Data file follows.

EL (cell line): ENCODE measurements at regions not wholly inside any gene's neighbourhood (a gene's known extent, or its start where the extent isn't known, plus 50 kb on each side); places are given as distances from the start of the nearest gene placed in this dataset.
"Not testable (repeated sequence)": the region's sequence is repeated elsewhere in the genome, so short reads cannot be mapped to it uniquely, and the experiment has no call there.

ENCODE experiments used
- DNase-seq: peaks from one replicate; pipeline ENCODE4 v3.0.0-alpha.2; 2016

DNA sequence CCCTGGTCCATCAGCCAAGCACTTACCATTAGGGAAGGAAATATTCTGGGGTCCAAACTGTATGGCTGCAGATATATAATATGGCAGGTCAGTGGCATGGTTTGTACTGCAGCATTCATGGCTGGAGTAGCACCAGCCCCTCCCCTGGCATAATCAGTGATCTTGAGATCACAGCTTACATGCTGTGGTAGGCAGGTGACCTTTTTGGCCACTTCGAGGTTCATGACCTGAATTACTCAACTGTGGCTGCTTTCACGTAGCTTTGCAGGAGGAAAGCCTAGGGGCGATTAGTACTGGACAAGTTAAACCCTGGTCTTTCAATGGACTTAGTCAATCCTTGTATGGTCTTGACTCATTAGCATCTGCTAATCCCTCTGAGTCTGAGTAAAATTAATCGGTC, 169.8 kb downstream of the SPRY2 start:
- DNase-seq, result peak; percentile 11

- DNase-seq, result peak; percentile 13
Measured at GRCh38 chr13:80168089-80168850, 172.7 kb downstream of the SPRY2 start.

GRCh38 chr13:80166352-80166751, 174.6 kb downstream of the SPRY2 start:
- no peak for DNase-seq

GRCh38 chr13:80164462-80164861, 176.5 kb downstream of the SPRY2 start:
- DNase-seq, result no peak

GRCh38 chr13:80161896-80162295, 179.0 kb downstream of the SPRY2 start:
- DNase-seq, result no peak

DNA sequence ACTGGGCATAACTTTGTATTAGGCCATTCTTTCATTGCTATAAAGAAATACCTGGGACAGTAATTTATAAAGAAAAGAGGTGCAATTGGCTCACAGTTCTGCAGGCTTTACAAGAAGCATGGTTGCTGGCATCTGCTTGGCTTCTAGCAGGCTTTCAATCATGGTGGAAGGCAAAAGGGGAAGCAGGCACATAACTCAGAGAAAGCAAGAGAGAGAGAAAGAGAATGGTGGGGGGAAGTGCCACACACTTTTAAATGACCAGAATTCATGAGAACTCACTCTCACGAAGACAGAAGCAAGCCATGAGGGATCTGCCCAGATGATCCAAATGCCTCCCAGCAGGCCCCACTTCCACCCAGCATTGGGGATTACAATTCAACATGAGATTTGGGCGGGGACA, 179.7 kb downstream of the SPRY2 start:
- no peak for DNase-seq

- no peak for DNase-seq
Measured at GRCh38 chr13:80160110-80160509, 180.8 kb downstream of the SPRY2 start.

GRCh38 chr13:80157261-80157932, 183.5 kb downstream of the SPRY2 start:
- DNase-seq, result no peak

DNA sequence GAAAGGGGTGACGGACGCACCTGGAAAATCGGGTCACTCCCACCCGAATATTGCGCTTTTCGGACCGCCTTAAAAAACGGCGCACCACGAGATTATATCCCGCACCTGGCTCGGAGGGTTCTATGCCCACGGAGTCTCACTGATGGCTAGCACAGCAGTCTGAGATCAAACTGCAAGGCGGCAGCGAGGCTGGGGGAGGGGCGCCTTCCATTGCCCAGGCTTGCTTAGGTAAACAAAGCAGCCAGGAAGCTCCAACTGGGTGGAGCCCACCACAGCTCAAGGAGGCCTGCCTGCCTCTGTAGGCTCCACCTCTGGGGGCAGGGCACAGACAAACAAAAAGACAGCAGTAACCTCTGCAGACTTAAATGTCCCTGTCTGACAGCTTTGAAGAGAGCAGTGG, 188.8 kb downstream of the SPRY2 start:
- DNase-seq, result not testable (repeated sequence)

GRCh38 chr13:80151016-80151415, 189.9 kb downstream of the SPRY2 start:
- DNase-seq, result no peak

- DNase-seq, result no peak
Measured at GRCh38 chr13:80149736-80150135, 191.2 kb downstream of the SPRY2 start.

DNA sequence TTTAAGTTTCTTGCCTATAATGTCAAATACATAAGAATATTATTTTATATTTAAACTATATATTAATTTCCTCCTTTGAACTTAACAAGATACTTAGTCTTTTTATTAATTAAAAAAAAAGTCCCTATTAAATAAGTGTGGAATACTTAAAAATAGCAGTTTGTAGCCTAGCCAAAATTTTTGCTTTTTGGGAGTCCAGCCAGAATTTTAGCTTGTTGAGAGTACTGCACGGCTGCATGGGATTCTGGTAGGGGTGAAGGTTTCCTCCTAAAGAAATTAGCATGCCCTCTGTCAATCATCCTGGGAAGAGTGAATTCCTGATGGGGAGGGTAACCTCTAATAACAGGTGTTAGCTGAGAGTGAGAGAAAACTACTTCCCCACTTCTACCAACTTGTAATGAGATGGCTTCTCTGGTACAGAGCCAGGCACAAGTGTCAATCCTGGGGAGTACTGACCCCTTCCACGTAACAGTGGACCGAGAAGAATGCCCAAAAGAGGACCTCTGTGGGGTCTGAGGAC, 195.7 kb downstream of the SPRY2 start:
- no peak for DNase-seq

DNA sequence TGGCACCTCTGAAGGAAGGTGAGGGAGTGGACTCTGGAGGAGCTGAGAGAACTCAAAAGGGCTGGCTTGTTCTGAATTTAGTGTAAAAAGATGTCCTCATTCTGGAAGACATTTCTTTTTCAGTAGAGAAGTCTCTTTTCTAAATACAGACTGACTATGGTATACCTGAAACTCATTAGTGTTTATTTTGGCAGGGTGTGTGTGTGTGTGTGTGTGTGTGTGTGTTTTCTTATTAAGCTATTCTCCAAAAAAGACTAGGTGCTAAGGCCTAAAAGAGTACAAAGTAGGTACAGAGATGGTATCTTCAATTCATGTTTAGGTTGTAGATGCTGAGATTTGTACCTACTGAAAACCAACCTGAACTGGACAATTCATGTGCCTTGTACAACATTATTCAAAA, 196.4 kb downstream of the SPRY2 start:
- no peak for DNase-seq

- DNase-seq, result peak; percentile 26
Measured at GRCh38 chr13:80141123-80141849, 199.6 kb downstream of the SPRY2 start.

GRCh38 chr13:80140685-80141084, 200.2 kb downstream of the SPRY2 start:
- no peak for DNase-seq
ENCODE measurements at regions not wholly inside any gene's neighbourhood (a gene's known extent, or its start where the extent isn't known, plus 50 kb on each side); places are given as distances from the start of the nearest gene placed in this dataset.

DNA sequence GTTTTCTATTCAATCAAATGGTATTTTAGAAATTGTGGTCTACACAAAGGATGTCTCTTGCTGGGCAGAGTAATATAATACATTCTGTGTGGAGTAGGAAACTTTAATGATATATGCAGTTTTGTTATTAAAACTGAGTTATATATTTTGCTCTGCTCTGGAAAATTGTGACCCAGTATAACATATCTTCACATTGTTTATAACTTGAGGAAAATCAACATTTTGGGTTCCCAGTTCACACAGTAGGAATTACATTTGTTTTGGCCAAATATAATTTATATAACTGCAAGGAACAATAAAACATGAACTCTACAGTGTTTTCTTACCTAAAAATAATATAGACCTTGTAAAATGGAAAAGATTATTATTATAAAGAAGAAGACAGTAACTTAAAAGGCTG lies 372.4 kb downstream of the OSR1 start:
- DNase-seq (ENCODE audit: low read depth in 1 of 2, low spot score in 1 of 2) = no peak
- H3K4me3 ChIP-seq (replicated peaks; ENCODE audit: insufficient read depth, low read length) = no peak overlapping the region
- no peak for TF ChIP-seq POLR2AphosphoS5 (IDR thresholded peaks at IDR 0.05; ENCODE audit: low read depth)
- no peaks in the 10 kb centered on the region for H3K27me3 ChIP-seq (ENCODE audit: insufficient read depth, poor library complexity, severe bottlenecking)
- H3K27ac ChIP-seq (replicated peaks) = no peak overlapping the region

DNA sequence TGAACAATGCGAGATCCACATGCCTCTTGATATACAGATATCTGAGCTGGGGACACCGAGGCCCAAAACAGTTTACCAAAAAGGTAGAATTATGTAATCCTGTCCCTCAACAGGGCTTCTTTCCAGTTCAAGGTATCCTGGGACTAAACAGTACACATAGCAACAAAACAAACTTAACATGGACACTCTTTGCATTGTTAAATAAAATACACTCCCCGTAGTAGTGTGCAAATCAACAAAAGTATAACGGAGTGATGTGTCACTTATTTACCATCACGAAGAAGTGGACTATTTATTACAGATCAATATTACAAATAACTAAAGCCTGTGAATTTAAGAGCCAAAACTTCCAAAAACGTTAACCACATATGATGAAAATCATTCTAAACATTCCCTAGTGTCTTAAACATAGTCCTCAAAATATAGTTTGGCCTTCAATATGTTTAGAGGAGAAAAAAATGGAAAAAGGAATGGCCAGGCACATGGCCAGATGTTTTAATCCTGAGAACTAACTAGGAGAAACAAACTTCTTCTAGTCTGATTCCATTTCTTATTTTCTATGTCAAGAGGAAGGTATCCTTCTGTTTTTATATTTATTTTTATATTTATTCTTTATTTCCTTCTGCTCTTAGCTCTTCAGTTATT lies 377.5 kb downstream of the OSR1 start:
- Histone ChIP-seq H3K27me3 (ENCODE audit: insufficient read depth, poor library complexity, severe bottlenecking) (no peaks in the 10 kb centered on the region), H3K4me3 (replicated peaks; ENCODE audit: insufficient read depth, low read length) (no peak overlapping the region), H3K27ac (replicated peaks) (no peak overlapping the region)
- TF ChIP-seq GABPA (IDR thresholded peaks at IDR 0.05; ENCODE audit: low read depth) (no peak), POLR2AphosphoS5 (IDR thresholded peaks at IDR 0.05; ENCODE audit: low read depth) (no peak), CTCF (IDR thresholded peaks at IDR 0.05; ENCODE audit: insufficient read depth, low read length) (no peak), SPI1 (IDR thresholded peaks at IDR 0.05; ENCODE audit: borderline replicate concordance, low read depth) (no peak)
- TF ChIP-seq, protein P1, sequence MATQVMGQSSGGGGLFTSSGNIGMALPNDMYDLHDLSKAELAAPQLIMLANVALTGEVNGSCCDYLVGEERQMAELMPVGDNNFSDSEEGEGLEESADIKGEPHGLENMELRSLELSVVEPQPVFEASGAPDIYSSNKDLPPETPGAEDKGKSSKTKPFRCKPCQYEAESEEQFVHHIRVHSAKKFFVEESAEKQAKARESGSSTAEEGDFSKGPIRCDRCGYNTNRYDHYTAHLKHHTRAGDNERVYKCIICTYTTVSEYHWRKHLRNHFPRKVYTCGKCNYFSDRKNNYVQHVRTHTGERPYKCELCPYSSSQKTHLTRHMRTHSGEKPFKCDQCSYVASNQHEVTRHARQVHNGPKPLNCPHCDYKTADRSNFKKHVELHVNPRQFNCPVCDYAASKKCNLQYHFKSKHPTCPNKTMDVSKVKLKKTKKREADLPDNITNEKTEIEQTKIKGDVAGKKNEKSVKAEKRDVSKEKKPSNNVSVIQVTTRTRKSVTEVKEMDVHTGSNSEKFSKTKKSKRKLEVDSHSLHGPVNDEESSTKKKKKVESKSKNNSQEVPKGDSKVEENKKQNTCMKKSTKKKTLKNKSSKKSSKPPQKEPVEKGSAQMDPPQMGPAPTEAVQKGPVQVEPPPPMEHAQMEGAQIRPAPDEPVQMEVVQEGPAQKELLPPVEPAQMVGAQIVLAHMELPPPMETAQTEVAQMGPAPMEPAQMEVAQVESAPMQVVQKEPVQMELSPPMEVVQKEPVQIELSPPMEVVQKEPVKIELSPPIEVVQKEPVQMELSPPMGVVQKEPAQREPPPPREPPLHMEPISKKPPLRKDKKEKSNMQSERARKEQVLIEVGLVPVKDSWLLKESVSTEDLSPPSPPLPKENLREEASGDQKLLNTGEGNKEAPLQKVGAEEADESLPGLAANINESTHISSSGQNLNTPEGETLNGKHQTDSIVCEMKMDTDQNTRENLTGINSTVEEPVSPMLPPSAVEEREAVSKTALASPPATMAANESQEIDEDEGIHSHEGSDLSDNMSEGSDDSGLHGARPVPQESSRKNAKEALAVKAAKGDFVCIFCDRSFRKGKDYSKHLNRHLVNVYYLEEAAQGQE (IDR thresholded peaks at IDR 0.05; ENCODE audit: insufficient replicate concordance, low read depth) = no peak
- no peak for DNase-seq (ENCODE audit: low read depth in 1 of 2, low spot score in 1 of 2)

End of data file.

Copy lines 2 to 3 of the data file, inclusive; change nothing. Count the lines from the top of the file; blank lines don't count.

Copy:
"Not testable (repeated sequence)": the region's sequence is repeated elsewhere in the genome, so short reads cannot be mapped to it uniquely, and the experiment has no call there.

ENCODE experiments used